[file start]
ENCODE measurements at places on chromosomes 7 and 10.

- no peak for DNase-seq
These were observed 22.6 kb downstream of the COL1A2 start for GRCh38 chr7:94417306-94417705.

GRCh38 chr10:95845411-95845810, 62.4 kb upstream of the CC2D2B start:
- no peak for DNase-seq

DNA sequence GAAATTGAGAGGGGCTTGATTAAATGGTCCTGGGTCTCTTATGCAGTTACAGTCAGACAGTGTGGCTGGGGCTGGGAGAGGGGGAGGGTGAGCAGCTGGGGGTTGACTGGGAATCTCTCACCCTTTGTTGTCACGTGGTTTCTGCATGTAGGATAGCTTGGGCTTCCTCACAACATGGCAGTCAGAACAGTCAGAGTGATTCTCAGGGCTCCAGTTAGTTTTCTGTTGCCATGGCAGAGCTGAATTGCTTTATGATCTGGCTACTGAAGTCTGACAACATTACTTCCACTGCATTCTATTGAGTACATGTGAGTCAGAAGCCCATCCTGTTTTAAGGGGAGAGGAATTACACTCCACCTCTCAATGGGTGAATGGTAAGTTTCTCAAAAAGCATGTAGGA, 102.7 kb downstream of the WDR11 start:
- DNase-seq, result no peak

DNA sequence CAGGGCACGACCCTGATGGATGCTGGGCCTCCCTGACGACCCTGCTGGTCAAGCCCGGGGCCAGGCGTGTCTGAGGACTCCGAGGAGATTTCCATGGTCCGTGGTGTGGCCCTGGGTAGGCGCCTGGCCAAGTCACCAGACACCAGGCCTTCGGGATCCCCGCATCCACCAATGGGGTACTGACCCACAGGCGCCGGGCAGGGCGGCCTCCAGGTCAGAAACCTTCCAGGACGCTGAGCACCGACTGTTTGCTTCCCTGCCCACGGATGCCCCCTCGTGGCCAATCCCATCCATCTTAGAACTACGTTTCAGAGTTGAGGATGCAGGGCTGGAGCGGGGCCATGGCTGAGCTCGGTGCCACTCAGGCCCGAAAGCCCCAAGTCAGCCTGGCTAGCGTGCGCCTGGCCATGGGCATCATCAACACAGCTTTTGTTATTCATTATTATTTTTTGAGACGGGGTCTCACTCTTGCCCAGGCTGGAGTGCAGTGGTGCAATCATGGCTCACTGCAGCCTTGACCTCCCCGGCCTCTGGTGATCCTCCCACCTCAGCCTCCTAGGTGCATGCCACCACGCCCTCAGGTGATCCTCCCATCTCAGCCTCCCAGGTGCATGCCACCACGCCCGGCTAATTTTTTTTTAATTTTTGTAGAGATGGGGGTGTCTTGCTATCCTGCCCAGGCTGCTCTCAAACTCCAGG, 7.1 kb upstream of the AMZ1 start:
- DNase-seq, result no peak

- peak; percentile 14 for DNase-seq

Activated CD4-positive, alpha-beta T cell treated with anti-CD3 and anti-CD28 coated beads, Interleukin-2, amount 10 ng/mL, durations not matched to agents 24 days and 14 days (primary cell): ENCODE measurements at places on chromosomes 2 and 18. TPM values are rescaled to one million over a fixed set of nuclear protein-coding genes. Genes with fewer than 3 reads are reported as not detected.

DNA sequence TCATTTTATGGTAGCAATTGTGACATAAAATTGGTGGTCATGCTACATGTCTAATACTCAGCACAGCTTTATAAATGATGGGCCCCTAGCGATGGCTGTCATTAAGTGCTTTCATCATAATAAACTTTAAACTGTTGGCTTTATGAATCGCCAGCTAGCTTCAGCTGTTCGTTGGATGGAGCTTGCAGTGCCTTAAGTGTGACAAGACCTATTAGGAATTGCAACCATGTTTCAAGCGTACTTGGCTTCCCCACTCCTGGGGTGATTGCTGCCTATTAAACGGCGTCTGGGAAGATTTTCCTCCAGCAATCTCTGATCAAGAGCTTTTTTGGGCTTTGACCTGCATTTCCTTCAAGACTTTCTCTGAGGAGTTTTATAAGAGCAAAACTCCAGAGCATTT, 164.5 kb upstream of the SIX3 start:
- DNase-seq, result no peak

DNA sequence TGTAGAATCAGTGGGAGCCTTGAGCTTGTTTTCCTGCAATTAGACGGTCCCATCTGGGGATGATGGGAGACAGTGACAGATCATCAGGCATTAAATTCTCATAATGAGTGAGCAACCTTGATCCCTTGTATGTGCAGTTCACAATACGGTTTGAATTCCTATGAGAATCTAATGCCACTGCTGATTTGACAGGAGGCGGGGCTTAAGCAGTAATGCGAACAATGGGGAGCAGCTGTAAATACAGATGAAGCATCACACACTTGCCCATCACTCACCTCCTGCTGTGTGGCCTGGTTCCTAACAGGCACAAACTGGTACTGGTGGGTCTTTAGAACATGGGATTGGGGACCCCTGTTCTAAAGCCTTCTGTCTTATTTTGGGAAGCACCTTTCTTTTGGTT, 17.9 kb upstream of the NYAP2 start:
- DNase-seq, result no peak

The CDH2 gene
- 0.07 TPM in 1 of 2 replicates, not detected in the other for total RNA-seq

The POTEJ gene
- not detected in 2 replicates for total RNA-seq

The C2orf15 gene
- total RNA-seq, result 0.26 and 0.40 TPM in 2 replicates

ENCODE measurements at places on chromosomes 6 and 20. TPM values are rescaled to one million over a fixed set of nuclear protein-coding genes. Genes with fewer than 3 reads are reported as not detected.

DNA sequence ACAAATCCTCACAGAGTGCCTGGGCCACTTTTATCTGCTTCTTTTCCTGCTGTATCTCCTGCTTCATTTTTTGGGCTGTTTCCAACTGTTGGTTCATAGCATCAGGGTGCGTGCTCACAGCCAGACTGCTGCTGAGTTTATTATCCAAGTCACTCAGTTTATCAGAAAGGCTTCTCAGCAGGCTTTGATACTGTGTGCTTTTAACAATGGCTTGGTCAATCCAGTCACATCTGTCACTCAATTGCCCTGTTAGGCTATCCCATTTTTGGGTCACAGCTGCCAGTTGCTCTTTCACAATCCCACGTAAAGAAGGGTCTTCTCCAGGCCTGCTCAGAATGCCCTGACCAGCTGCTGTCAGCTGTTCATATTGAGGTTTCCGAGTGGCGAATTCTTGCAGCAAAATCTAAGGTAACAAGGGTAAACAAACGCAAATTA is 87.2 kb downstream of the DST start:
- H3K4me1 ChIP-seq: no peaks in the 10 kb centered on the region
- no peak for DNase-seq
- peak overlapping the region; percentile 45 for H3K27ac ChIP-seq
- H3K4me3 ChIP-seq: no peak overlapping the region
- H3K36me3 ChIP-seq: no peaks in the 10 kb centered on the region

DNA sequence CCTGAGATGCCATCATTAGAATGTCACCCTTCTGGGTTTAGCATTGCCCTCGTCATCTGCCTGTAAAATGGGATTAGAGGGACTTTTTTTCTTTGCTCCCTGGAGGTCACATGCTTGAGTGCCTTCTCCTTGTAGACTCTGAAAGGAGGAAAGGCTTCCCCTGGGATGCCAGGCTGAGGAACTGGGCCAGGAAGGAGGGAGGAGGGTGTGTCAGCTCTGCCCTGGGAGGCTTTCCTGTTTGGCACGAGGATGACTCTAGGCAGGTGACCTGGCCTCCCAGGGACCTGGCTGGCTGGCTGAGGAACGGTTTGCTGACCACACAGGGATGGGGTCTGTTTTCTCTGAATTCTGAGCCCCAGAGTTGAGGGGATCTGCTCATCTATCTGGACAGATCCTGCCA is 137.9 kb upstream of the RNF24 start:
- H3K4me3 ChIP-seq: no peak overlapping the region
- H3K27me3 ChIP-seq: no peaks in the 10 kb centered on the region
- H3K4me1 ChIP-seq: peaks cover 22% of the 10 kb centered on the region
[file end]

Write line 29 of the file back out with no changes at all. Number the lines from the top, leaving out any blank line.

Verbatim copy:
DNA sequence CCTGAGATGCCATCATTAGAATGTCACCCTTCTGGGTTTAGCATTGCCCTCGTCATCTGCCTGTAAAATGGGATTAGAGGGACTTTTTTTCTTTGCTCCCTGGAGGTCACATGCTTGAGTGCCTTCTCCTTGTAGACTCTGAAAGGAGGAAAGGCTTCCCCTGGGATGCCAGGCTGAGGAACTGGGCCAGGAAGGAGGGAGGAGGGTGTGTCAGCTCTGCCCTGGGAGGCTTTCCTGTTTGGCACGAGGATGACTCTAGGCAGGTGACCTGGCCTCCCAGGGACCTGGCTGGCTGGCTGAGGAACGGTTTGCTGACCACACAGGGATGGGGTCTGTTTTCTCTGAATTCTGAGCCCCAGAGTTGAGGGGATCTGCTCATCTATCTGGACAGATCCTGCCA is 137.9 kb upstream of the RNF24 start: